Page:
Document Type Master's Dissertation Author Brammer, Birgit email@example.com URN etd-08202008-173954 Document Title Adele Steinwender : observations of a German woman living on a Berlin mission station as recorded in her diary Degree MHCS Department Historical and Heritage Studies Supervisor
Advisor Name Title Prof J S Bergh Co-Supervisor Prof L Kriel Supervisor Keywords
- social hierarchy
- Marie Julie Grützner neé Nachtigal
- Adele Steinwender
- Carl Heinrich Grützner
- auto biography
- Berlin Mission Society
Date 2008-04-17 Availability unrestricted Abstract
In 1885 Adele Steinwender arrived in South Africa from Germany. Her vocation was that of a teacher, but unlike the majority of white women who moved to the colonies to teach, Steinwender taught the children of the missionaries, as opposed to the local children. During her five years in Bethanie, a Berlin Mission Station in the Orange Free State, she kept a diary recording her observations of day-to-day life.
Steinwender’s diary reveals certain aspects that were often neglected in the diary of the male missionaries, namely the domestic side of life. Her commentaries provide one with a unique perspective on missionary activities, not only because she is writing as a woman, but because although she is in the employ of the Berlin Mission Society, she herself, was not a missionary. Thus her reflections are that of an “outsider”. She was an outsider in more senses than one, considering she was an unmarried woman, who was financially independent, and this set her apart from the other woman who lived within this community at the time.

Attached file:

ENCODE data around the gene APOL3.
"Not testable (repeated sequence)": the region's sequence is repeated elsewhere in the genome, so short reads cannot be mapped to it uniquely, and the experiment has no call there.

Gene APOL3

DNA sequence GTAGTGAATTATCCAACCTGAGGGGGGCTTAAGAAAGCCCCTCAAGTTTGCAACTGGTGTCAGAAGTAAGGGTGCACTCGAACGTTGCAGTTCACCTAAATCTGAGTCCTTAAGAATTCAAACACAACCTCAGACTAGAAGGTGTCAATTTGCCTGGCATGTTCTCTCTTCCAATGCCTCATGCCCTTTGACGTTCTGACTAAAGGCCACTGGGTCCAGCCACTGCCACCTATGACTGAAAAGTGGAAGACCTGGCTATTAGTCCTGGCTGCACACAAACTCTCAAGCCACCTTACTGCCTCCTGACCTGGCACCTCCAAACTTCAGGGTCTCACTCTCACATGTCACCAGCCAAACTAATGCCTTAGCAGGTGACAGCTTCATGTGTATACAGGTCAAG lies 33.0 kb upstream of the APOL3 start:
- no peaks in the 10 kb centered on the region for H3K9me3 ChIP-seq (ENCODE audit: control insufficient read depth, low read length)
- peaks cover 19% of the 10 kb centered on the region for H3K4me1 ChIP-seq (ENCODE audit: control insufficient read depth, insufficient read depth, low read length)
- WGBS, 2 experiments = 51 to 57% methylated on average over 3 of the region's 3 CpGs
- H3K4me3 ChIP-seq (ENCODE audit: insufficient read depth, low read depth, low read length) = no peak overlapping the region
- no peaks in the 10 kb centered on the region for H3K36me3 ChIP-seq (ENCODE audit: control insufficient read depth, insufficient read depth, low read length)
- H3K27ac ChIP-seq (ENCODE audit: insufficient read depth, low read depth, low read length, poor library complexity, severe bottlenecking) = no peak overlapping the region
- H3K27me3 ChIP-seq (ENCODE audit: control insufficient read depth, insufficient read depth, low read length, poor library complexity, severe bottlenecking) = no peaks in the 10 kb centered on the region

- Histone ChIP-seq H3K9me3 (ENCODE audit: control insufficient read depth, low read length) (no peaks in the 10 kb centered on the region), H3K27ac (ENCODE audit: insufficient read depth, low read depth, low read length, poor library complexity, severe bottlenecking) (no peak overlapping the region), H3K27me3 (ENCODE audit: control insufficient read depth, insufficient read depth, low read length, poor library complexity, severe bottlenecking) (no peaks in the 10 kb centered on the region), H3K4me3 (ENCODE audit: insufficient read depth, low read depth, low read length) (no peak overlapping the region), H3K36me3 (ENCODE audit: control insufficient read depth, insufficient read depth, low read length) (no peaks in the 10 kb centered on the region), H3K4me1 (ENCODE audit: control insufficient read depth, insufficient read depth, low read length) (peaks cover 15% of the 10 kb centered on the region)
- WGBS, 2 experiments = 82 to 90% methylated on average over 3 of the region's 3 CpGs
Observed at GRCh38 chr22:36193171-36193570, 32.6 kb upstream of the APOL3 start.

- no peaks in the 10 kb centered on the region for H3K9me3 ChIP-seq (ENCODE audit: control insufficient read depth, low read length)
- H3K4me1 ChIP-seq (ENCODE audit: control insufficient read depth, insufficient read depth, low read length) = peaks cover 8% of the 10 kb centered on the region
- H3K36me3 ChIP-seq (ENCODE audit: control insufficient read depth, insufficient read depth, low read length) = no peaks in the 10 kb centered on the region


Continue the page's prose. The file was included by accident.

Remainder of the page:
Another aspect that made her unique was that she was the most recent arrival from Germany. Although the white residents of Bethanie did attempt to uphold their germanness during their time spent abroad, they had somewhat adapted to a more “colonial lifestyle”. Throughout her diary, Steinwender cites examples of such cultural adaptations amongst the people living there. That having been said, however, the missionaries and their families still held a feeling of superiority over the local population and there was a deeper sense of German nationalism that was prevalent at all times.
This study examines the diary alongside nationalism and gender and provides one with an image of what a community was perceived like through the eyes of Steinwender. She proved to be the exception more than the rule, yet there is a perpetual undertone of her wanting to fit within the confines of what was considered to be normal.
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